The most significant source of asset erosion is the estate tax. Right now the rate of the tax is 35%, and the exclusion sits at $5 million. So, if the overall value of your estate is less than $5 million you don’t have anything to worry about, right? This is not exactly true, because these parameters are not etched in stone. In fact, when the tax relief bill that was passed at the end of last year expires at the end of next year, the rate of the estate tax is going to increase to 55% and the estate tax exclusion is going to be reduced to just $1 million. (It should be mentioned that it is possible that new legislation could be passed between now and then that changes these numbers.)
Many people would say that it is their home that is pushing the value of their estate into taxable territory. One response would be the creation of a QPRT or qualified personal residence trust. You place your home into the trust and name your beneficiaries who will assume ownership of the property after the trust term has expired. The act of funding the trust with your home removes its value from your estate for estate tax purposes, but it is considered to be a taxable gift.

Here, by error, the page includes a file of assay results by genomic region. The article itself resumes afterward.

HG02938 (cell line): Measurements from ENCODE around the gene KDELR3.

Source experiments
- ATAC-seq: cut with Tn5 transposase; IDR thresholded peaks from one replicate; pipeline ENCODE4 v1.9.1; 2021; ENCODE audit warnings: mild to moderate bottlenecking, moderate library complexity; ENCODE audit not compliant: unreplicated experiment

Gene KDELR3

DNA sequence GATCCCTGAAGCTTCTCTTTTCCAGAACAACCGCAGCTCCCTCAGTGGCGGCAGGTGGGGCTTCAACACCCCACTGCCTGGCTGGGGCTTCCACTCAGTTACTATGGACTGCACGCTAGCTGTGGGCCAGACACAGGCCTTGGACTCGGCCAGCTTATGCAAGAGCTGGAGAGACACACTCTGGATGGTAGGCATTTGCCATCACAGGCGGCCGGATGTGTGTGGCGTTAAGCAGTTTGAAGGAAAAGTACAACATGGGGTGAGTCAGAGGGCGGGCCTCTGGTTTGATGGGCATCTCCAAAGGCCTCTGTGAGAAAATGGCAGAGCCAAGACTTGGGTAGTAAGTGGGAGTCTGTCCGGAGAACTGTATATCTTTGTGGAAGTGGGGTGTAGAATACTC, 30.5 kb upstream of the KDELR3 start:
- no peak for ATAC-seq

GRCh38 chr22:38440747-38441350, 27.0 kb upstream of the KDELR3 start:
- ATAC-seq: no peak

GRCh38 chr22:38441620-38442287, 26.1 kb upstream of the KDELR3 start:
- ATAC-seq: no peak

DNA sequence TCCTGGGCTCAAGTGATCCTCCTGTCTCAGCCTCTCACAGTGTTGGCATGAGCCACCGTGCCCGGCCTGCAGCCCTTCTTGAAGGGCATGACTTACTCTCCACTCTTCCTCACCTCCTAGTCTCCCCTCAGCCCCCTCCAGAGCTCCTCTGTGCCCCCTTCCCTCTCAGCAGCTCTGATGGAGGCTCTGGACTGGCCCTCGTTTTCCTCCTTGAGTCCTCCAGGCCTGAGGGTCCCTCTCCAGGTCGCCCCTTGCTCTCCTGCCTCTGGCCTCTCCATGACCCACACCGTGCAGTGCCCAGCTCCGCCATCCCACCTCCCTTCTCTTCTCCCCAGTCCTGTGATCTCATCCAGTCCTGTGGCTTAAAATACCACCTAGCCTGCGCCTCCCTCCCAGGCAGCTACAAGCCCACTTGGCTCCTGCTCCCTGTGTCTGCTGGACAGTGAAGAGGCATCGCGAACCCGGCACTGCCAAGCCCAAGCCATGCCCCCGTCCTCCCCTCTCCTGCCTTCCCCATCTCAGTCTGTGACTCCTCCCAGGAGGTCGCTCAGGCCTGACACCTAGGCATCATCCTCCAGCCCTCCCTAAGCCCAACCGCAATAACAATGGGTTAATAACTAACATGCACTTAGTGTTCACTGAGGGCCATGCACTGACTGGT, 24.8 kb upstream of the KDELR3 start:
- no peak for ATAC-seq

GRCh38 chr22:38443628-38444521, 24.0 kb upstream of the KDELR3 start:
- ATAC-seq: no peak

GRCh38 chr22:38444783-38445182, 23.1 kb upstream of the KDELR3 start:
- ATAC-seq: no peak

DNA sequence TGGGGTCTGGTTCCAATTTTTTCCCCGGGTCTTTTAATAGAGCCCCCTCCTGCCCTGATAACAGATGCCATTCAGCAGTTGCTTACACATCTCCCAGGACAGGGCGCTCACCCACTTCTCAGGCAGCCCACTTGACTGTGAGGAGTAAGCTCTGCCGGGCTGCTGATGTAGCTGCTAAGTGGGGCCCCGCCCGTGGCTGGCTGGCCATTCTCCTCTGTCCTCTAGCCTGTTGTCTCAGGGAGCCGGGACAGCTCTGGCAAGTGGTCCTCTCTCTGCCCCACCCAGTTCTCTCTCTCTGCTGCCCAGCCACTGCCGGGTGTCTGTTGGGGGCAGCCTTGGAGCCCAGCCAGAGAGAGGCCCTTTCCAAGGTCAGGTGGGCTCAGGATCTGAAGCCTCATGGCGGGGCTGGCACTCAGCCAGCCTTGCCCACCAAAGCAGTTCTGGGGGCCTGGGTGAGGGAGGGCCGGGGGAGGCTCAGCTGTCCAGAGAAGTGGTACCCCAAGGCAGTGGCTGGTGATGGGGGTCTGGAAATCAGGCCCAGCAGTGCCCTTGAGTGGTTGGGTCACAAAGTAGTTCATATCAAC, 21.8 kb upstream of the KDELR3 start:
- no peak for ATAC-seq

You continue to live in the home during the term of the trust, and the taxable value is reduced by the interest that you retain during this period of time. As a result, this taxable value is going to be significantly less than the fair market value of the property. If this value winds up falling within your available gift tax exclusion, the eventual transfer of the home to your heirs will take place in a tax-free matter.
To learn more about how a qualified personal residence trust may fit into your estate plan, simply arrange for a consultation with an experienced estate planning attorney.
Latest posts by Saul Kobrick (see all)
- Honor LGBT History Month by Updating Your Estate Plan - October 18, 2018
- Questions to Ask an Elder Care Attorney - October 2, 2018
- Planning for Lottery Winners, Part 2 of 2 - September 27, 2018